Another important characteristics of the LH state is the associated radio emission. While the sources are in the HS state, they are usually radio-quiet. When they go into the LH state, quasi-steady radio emission, sometimes resolved into jets, shows up.

Incidentally, the properties of XBs in the LH state are strikingly similar to those of many active galactic nuclei, i.e., similar power-law index, and high time-variability. These similarities suggest that despite huge differences in the system scale and power, the basic process of accretion is essentially the same in both systems. On this basis, many properties of active galactic nuclei are interpreted in the light of what is known about LMXBs. Most of active galactic nuclei are considered to be accreting supermassive black holes in the LH state.

16.4.3.3 X-Ray Spectrum in Quiescent State

Soft X-ray transients spend most of their life-times in a quiescent state. Since the X-ray luminosity in quiescence is below 1033 erg s~\ observations of them require high sensitivity. Most of the observations so far have been made with ROSAT, ASCA and more recently with Chandra and XMM-Newton.

The observed results of the quiescent state show distinct differences between black-hole XBs and neutron-star XBs. Neutron-star XBs are systematically more luminous than black-hole XBs [40]. Moreover, there is an essential difference in the X-ray spectra in quiescence. Some examples are shown in Fig. 16.7. The available spectra of black-hole XBs show a hard power-law spectrum with a photon index r < 2 [3,28,54]. In contrast, neutron-star XBs commonly show a low-temperature blackbody-like component with kT < 0.1 keV in addition to a hard tail [3,66-68]. This low-temperature component qualitatively accounts for higher luminosities of neutron-star XBs. It is most probably the thermal emission from the surface of a cooling neutron star. In fact, Rutledge et al. [66-68] showed that, if a proper atmosphere model is adopted, the estimated radius for the observed thermal component is of the order of 10 km, consistent with the canonical value for a neutron star. Here again, the lack of a thermal component in the spectra of black-hole XBs in quiescence provides further evidence for the absence of a visible surface.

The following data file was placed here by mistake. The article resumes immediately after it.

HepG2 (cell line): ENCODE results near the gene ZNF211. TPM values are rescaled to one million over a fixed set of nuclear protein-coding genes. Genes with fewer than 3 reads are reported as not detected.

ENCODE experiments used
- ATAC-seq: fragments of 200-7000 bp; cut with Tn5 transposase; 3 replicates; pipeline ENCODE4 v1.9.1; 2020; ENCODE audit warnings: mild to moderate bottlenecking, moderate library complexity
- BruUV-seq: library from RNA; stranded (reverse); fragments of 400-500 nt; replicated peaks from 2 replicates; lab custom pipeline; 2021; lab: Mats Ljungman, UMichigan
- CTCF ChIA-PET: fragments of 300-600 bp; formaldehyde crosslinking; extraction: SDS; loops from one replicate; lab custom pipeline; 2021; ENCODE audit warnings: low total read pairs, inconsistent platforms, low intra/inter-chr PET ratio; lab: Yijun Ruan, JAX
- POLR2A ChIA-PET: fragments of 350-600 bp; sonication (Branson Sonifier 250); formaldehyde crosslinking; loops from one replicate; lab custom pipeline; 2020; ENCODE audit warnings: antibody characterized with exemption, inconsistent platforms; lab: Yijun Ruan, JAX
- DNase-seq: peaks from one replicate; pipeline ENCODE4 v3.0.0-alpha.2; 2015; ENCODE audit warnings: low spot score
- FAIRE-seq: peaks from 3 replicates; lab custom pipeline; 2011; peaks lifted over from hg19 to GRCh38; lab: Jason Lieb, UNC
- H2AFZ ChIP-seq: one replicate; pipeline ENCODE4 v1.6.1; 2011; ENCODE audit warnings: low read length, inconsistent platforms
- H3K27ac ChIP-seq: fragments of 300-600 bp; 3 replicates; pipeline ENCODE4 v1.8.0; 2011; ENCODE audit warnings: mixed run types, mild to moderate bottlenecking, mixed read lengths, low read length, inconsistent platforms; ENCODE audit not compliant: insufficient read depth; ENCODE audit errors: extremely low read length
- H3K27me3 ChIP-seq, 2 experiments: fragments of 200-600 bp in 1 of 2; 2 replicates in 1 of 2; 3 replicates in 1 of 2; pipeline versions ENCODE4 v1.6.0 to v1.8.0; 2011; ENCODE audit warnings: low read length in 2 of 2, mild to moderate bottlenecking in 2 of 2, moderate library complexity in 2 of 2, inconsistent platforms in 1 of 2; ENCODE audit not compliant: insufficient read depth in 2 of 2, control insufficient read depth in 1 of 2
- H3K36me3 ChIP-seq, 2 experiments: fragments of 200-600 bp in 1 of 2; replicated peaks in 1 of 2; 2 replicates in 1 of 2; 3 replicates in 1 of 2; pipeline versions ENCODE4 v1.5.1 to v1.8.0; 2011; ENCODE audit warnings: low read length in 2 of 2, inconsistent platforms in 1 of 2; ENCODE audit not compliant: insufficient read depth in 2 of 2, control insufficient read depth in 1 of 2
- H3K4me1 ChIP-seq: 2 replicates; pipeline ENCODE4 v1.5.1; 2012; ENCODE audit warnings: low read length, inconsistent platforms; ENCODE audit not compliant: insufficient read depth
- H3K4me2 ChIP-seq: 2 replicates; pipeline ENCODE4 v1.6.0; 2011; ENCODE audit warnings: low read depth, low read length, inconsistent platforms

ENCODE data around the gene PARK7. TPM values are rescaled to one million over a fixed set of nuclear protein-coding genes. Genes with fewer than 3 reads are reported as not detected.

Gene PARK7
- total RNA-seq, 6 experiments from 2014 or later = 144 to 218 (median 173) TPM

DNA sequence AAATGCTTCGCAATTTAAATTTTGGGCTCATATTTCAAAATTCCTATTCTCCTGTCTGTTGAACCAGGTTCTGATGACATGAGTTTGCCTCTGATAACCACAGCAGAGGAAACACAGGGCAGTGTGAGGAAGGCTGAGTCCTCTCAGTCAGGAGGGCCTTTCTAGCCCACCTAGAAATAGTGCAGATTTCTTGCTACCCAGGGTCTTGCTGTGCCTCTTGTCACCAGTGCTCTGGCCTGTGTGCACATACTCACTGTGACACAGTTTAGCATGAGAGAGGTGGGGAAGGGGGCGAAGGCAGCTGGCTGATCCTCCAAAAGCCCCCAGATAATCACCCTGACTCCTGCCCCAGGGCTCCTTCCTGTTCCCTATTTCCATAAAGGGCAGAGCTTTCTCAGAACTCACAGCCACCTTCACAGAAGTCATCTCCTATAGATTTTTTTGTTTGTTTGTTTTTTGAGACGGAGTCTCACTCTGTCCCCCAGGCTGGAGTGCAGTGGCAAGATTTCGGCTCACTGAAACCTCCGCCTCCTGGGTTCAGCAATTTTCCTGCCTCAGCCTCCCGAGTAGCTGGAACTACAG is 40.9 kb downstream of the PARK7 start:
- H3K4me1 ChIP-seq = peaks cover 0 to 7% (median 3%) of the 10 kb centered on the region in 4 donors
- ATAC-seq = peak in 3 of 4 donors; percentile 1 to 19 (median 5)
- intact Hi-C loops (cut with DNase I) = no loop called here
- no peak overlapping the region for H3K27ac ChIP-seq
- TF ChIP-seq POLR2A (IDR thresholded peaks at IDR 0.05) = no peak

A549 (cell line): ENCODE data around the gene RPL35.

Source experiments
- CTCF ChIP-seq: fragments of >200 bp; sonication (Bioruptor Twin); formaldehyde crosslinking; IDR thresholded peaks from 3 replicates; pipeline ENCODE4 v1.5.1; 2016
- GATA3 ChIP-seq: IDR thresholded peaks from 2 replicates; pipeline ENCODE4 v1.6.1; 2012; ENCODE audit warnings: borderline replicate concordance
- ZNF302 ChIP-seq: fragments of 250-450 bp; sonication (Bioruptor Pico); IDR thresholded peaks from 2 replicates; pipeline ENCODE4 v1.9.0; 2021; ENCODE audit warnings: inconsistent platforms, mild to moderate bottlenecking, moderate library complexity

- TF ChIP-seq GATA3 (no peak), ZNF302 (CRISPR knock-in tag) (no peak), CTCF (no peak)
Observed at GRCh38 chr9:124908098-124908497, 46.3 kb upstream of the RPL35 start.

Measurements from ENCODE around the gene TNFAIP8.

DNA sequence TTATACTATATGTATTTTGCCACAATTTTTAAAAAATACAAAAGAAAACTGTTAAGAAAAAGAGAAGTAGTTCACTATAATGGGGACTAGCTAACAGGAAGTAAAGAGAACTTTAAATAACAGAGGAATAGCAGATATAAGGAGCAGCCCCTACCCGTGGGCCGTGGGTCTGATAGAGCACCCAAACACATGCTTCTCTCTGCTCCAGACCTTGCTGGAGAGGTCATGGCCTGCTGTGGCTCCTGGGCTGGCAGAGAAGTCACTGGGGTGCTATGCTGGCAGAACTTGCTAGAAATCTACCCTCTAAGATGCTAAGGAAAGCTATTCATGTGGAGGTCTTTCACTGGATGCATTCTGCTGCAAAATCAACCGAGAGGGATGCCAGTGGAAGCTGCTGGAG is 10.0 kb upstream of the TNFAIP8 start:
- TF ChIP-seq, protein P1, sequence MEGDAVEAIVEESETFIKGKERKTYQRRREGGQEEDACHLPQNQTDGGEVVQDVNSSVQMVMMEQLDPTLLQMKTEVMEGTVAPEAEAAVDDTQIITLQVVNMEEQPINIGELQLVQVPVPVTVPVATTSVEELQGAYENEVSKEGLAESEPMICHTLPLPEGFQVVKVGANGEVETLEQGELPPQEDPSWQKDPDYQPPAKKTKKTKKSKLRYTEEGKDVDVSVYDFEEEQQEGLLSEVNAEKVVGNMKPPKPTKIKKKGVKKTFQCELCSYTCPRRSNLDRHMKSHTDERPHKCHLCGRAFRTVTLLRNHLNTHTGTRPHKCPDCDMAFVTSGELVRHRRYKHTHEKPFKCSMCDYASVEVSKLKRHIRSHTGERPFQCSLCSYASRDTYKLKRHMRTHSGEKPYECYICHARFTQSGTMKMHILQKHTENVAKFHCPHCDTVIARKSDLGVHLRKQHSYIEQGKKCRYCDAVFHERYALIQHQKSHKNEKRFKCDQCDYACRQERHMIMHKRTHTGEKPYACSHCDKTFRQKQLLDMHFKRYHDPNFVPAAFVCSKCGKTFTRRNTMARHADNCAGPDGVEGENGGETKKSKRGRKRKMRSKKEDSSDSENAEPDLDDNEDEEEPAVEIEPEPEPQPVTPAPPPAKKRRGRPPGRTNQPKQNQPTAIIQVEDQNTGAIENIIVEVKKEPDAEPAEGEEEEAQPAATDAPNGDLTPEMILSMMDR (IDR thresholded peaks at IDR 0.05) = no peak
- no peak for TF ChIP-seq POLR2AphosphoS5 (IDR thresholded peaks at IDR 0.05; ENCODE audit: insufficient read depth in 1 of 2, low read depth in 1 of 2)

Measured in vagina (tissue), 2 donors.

Cen X-4

GS 2023+338

Cen X-4

GS 2023+338

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Fig. 16.7 X-ray spectra of two soft X-ray transients in quiescence: the neutron-star XB Cen X-4 and the black-hole XB GS 2023+338 [3]

Energy (keV)

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Fig. 16.7 X-ray spectra of two soft X-ray transients in quiescence: the neutron-star XB Cen X-4 and the black-hole XB GS 2023+338 [3]

The accretion flow in the quiescent state seems quite different from those in the HS and LH states. There are optical observations that prove continued mass transfer from the companion even during quiescence at a rate M — 1015 g s-1(see [78]). On the other hand, the observed quiescent X-ray luminosities are 103°~32 erg s^1, which indicates an extremely low efficiency of radiation of < 0.01%.

Narayan, McClintock, and Yi [53] proposed a disk model consisting of two distinct zones: at large radii the disk is thin and cool in which a part of the transferred matter is stored, whereas the inner region is filled with a hot (kTe — 100 keV) tenuous quasi-spherical plasma flow in which most of the energy released is carried away (advected) and only a tiny fraction is radiated. This advection-dominated accretion flow (ADAF) model also explains the observed power-law spectrum in quiescence. Variant models of low radiation-efficiency accretion flow were proposed later (see [39] for references).